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George Floyd One Year On

13 mins read

It has been a year since George Floyd was murdered by Derek Chauvin, an officer from the Minneapolis Police Department in Minnesota. As a white person, I have a duty and an obligation to call out racism wherever I see it. I wanted to write this article in solidarity with BIPOC folk across the entire world.

After the events of last year, and the protests which followed across America and Europe in support of the Black Lives Matter political movement, I very quickly began to notice resistance from other white people. I noticed this resistance as a result of the knowledge I quickly gained on the subject. And sadly for us, this resistance goes unnoticed by other white people.

Some of these people directly condemn the Black Lives Matter movement, believing it to be a Marxist organisation designed to destroy the west. Others are vocal with their responses to BLM, including those that state the phrase ‘all lives matter’ as well as ‘white privilege doesn’t exist’.

I have a very hard time trying to convince people who are using social media to make their feelings and often emotional responses known. However, it is important to state why these phrases are problematic. Systematic oppression as a whole is a hierarchy – a structure of power which consolidates from the ground up.

Therefore racism starts off as covert, often small microaggressions that stay under the radar. This is where I feel that white people have a huge role to play in combatting racism because if we can recognise and notice it from the beginning, we will be able to better challenge it.

However, the hierarchical structure begins to take shape as covert actions start to become more prevalent, and noticed. Dog whistles and slurs may not be so obvious to some of us, but the more I’ve begun to educate myself, the more I’m starting to see them crop up, including on news broadcasts such as Fox News.

These dog whistles and slurs, may still go unnoticed however, and thus, you move further up the hierarchy. This is when covert words, actions and attitudes begin to translate into public policy, within public circles and other aspects of society, including in the workplace. As you begin to go further up, it becomes increasingly difficult to challenge.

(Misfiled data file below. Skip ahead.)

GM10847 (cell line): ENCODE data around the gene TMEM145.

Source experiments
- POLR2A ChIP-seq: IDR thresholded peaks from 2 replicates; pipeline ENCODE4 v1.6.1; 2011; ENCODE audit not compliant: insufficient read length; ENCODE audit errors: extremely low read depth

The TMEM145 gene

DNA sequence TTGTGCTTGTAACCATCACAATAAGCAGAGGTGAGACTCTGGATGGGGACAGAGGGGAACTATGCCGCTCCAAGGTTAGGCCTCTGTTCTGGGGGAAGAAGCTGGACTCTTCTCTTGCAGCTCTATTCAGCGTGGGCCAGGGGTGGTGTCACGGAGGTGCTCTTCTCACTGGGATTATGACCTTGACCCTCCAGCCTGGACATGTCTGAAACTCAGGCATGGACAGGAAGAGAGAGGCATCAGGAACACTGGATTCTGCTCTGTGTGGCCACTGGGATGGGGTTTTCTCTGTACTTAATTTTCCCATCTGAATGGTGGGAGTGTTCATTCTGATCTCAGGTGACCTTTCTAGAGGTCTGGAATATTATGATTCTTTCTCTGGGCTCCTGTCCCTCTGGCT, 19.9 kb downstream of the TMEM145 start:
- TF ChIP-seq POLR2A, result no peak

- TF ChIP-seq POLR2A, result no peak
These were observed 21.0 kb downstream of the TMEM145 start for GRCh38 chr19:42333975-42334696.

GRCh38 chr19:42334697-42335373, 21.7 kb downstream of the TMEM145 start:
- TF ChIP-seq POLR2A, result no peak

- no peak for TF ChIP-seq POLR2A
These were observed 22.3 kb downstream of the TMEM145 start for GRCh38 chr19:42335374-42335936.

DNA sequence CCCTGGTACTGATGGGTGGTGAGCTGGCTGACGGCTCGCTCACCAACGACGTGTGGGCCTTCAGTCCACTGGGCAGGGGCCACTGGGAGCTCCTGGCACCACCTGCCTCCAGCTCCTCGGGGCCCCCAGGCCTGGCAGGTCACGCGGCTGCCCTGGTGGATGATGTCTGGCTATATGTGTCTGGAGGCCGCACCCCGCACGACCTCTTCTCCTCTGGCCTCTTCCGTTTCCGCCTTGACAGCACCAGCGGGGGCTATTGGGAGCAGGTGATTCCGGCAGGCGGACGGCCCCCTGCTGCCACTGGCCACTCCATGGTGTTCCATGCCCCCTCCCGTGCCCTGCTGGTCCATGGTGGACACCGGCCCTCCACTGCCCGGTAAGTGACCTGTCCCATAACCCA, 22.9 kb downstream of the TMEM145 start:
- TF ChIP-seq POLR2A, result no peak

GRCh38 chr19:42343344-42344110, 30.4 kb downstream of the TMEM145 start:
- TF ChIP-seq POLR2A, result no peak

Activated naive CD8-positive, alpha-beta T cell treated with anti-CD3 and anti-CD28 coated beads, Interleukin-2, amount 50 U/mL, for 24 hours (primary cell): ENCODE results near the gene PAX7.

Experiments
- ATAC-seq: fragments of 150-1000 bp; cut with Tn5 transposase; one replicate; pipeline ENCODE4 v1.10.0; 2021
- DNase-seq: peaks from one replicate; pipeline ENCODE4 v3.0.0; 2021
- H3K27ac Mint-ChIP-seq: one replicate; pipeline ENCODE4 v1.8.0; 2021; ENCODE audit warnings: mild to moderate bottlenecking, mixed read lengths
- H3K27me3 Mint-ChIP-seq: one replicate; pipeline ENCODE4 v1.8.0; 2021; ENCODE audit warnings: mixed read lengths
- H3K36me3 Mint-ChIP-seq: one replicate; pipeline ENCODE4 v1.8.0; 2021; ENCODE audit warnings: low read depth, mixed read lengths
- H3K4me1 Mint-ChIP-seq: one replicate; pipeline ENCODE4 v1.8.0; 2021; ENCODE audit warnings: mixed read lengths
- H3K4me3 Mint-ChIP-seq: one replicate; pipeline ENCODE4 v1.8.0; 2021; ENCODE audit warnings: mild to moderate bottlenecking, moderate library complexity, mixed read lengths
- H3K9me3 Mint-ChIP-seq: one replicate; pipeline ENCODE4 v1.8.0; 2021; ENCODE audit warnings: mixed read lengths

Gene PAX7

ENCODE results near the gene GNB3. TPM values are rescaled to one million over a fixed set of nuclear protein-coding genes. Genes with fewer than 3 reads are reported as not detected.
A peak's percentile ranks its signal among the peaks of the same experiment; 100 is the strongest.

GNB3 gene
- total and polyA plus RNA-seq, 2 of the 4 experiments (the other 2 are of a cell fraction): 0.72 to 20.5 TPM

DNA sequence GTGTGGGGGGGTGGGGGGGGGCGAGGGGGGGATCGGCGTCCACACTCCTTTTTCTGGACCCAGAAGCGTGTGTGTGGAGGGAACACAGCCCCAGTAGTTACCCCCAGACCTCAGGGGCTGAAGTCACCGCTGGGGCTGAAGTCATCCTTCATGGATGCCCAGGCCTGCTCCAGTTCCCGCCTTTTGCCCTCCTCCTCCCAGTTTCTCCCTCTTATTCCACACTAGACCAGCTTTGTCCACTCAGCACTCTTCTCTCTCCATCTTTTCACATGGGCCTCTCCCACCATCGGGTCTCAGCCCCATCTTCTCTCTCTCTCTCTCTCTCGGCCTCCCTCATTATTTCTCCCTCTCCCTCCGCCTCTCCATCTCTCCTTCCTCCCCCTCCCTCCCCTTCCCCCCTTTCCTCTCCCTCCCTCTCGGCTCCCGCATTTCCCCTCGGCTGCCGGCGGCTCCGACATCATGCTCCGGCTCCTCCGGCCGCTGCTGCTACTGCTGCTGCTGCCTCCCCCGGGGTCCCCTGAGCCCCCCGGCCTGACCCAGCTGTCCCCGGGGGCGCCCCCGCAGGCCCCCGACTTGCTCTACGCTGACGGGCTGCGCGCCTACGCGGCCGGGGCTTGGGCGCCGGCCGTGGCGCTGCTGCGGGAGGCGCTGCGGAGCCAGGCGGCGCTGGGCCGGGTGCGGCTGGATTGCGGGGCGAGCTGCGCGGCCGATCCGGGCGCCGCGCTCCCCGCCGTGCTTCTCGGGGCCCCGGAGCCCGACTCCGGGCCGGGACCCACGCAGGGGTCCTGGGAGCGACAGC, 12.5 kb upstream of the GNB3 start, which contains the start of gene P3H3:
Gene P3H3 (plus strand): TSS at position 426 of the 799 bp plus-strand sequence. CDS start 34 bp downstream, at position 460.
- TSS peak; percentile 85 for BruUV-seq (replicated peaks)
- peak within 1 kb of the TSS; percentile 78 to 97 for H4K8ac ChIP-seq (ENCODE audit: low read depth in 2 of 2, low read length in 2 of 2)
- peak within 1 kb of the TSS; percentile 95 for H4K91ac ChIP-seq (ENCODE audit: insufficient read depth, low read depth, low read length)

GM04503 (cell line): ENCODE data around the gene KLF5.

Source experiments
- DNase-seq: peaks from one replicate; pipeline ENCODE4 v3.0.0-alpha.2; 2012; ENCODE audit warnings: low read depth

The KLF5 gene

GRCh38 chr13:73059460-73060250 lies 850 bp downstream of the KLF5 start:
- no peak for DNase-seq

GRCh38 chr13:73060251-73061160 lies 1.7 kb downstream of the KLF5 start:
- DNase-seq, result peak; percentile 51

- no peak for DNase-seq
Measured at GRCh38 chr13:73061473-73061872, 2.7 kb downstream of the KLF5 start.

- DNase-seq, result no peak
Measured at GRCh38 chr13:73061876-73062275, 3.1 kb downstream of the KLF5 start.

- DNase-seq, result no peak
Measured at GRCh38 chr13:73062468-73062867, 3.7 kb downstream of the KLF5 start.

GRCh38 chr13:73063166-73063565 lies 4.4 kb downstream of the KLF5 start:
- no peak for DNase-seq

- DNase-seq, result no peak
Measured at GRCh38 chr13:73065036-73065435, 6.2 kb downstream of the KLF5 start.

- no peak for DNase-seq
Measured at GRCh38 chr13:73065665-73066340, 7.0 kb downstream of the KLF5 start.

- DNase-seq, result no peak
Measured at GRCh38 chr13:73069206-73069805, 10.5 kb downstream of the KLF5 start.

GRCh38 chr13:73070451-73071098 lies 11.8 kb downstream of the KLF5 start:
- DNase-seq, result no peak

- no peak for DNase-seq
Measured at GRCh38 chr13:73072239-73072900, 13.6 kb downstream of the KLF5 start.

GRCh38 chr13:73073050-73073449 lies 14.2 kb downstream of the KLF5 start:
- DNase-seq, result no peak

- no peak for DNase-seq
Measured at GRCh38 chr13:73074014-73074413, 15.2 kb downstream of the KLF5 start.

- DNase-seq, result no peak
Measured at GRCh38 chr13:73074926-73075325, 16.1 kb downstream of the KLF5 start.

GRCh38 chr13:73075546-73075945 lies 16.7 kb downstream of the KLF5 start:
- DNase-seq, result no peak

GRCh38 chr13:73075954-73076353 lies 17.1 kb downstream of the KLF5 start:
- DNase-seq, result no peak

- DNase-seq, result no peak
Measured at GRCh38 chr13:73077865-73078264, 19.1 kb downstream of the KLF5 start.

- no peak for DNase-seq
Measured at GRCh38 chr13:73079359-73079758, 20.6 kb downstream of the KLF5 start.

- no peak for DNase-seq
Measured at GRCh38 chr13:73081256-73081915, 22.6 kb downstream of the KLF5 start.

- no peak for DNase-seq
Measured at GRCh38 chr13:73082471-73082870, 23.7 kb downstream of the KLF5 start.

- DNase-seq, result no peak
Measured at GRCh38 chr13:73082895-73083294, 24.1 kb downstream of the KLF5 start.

Right at the top of the hierarchy is overt racism and white supremacy, which actively involves actions such as police brutality, genocide, occupation, and incarceration. To me, overt racism is the product of covert racism not being challenged within society, as attitudes from the ground up are evoked widely by those with far more callous intentions.

To me, this matters because white people such as myself have not been subject to these power structures. Rather, they have created them. Because of this, I and every single white person has white privilege. It is absolutely necessary to acknowledge this privilege because we can use it to dismantle racism, white supremacy, and other forms of systematic oppression.

Since white people created the hierarchical structures that result in racism, those of us who can should be using our privilege to directly challenge those who try to uphold it. At the same time, we need to listen to BIPOC folk who face racism on a daily basis, without hijacking their words, actions and voices.

This is why last year’s events in Minneapolis had such a huge significant effect on me, as a white person. I will never be able to truly understand these struggles. Indeed, no white person can. But that doesn’t mean we cannot stand with BIPOC people everywhere. I used this quote last year:

“I understand that I will never understand. However I stand with you.”

In my opinion, the very first step to solving a problem is acknowledging that it exists in the first place. That means acknowledging racism is a very real issue here. By acknowledging problems, we can work to find solutions, or try to address these problems as much as possible.

And here’s where some white people fail on this simple concept. In fact, just days after the events in Minneapolis, I witnessed white people from the UK claim that racism isn’t a problem here, and that our police are ‘fine’ because of it. Not only does this hurt BIPOC, but it also ensures that the hierarchial structures stay in place.

Soon, I witnessed a huge amount of resistance from other white people, mostly online but also in the form of direct action. Far-right protests organised in London brought along folk who were vocally racist, while police officers treated them completely differently to protesters in support of BLM.